Two weeks ago, I attended a talk at the Goldman School of Public Policy with two professors who had been on President Obama’s transition team. There we were, a classroom full of 70 students plus two highly accomplished professors, munching on pizza and sharing first-person stories about one of the most historic events in our lives and in American history. After the talk, as I was riding south on my bicycle along Piedmont Avenue, I looked to my right to catch a glimpse of the Campanile in the center of the Berkeley campus; beyond it, I could see the literal brilliance of the mid-afternoon sun going down over the Berkeley Marina. In that moment I reflected – not for the first time – on how lucky I am to have opportunities to interact with top notch faculty and enjoy a simple bike ride on a warm, sunny day in February in such a beautiful setting, all in the same afternoon. Jennifer, Brian, the other Maxwell fellows and my Haas classmates can all probably relate. I am going to miss being at UC Berkeley. But I still have two months to continue to make the best of my time here.

I look forward to staying connected to the Maxwell community through this website and look forward to the expansion of this community in the coming years.

Sunday, March 1, 2009

Welcome to the Brian Maxwell Fellows Web site! We launched the site in March 2009 and we welcome everyone associated with Brian, Jennifer, Haas, Cal and PowerBar to share your thoughts about Brian and what you are doing now.

Our goal of this blog is to continue the ongoing dialogue of the many ways Brian and Jennifer influenced our lives and connected so many individuals along the way. Feel free to share your stories and thoughts so we can remain connected and keep Brian’s entrepreneurial spirit alive. Just like Brian encouraged us to openly and honestly communicate with one another, this blog gives you your own voice.

Brian was our friend, mentor, devoted husband and loving parent, and adventuresome son. We miss Brian dearly and we remember him fondly and eternally. Brian is here in spirit for inspiration and to awaken our passions for life. We are extremely grateful.

Brian represented a philosophy, a way of life and thinking. Looking at life without limitations and knowing that any endeavor is possible. Brian would say, “It’s always been my entrepreneurial philosophy to ignore sensible advice…it was George Bernard Shaw who said that progress is only made by unreasonable people.” Brian embodied that drive to the point where we sometimes did not see his wisdom and rationale. But now, we understand.

On the weekend when Brian passed away in March 2004, when my wife Jenny and I couldn’t sleep, I called my parents at 5:00 a.m. As I was speaking with them looking out the kitchen window, I saw the most glorious shooting star with the longest streaming tail, never before burning so brightly, but all too brief – just like Brian.

When asked to describe his highest hurdle, Brian would say, “Skepticism and maintaining vision and confidence in the face of so many people who said it couldn’t be done. You really have to believe that it’s possible to create something from nothing.” In one of Brian’s favorite books, “The White Spider, The Story of the North Face of the Eiger,” author Heinrich Harrer analyzed the values and ethics of mountaineering and the reasons why people risk their lives to scale such forbidding peaks and test their own qualities to the utmost. Now, for us, comes our test, living without Brian’s presence. We will not let him down.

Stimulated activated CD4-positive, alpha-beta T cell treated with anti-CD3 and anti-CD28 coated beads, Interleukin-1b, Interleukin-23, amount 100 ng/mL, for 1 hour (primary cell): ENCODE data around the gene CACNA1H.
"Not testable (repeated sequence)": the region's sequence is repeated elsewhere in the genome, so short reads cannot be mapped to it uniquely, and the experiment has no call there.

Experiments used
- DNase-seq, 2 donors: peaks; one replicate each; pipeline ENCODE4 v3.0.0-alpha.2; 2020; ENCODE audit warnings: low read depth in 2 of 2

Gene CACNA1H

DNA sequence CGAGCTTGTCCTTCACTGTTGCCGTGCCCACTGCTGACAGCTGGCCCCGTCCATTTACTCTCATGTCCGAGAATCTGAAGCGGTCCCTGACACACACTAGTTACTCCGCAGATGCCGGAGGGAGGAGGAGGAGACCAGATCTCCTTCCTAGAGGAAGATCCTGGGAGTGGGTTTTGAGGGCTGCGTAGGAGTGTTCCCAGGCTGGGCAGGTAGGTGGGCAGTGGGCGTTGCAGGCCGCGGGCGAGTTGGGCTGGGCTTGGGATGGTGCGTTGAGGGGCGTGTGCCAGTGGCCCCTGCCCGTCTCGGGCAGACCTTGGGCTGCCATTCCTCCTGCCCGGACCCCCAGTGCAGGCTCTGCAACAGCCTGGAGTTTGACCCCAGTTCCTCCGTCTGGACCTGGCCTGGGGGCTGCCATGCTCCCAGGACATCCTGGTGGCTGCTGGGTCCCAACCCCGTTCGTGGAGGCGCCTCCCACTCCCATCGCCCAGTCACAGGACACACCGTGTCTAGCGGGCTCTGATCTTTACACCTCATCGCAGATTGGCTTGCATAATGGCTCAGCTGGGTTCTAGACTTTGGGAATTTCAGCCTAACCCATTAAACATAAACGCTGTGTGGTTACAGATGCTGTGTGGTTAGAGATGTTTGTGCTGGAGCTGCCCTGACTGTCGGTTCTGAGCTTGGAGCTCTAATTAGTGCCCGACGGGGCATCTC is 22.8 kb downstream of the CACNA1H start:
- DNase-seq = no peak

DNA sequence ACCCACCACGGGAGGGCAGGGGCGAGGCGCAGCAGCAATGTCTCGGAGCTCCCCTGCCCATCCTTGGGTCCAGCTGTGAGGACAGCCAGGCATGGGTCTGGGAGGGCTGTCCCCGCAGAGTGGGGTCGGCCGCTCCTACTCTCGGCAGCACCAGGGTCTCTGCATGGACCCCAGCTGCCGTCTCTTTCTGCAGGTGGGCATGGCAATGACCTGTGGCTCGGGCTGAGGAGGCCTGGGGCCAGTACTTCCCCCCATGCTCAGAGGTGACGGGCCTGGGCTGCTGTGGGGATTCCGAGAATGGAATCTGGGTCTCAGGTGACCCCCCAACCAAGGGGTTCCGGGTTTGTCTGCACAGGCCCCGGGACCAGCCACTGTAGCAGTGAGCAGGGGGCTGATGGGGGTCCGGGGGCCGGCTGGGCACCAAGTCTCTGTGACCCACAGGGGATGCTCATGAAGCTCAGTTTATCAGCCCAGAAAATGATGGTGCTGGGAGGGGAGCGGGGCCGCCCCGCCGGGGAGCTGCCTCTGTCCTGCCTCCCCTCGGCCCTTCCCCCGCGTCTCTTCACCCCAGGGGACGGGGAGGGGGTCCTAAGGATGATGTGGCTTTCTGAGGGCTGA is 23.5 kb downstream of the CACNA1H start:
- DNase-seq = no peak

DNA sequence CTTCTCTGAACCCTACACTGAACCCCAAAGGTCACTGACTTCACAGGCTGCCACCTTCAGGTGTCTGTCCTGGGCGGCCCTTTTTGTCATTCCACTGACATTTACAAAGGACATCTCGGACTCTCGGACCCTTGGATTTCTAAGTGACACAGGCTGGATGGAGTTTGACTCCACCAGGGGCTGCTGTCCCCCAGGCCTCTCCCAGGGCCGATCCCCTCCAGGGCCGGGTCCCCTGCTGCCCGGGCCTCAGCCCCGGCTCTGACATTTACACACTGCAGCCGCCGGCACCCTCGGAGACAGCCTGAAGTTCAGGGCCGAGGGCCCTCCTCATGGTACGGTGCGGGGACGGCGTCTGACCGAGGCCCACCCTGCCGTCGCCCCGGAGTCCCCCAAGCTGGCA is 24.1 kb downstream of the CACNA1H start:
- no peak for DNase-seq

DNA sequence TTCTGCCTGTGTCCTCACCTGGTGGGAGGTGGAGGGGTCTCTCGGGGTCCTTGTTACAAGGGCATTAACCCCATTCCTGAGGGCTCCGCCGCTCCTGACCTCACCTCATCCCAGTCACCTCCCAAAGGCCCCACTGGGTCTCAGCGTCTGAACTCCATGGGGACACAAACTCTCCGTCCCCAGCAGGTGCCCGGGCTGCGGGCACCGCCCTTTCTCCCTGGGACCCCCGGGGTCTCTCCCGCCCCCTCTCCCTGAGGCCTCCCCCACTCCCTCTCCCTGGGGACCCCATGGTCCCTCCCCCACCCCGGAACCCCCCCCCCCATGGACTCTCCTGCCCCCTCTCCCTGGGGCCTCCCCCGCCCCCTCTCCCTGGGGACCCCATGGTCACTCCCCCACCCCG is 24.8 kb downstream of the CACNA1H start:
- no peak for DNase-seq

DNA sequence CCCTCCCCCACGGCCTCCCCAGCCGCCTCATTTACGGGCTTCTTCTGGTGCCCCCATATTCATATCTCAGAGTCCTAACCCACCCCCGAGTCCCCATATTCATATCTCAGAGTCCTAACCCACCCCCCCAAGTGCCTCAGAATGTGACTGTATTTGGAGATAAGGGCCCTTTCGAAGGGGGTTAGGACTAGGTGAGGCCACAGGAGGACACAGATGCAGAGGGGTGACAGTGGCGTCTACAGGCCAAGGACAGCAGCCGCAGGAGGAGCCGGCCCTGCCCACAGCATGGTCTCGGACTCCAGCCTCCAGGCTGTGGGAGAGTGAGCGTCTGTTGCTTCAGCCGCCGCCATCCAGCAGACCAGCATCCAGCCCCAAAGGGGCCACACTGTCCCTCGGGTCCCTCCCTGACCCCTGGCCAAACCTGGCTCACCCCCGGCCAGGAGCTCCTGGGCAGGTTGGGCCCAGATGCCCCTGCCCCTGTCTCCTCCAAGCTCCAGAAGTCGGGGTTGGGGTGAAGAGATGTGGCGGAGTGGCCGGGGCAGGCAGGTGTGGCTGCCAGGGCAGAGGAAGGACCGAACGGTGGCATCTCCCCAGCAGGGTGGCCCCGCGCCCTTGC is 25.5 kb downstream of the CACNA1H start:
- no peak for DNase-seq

Brian’s energy burns powerfully and instinctively within us. I am content that he is in our hearts, spirits and intellect for our journeys.

Jennifer created the Brian Maxwell Fellows at the Haas School of Business and asked me to set up the fellowship and run the program in late 2005. Jennifer wants to commemorate her late husband Brian, who had an insatiable entrepreneurial spirit and created opportunities throughout his meaningful, but short life of 51 years. Through the creation of the fellowship, Jennifer wants to make it possible for graduate students with a dream and the drive to “go for it,” to create opportunities, to innovate and bring real value and change to the world.

Jennifer encourages each Brian Maxwell Fellow to “conquer yourself, live your passions, innovate and make a difference.” She envisions a collaborative group of like-minded individuals aspiring to embody Brian’s insatiable desire for innovation and creativity. Jennifer sees the Fellows pursuing their passions and dreams with the goal of creating opportunities, innovating and bettering the world. To capture and perpetuate some of the will and drive that Brian possessed would make the fellowship a success as we aspire to be the nation’s most innovative and leading graduate fellowship programs.

Each year, the Brian Maxwell Fellows Selection Committee awards up to three graduate fellowships to Haas students based on the same entrepreneurial characteristics that drove Brian to success: determined; persistent; passionate; optimistic; courageous; fearless; strong; creative; generous; humble; and peaceful. He also had will and an enduring belief in people.

A Brian Maxwell Fellow is an innovator and an entrepreneur who embodies the spirit and characteristics of Brian. Graduating from Haas is the first step to commemorate Brian in a lifelong quest for innovation and creativity, achieving the extraordinary and keeping alive Brian’s entrepreneurial spirit. A Fellow brings change to the world and shares a lifetime of experiences with their constituencies, colleagues, friends and families and with the Brian Maxwell Fellows family.

In the last three years, Jennifer and I and Haas have been so happy with Elizabeth, Nick, Silvia, Brad, Aleka and James – all uniquely talented, passionate individuals and outstanding Fellows who are committed to continuing Brian’s legacy. The fellowship is the start of a unique experience of innovation and entrepreneurship. We are so fortunate that the Fellows are keeping alive Brian’s entrepreneurial spirit and are making this fellowship a success. Jennifer and I and Haas look forward to growing and sharing a lifetime of experiences within our fellowship community.

I look forward to hearing from everyone and continuing Brian’s legacy.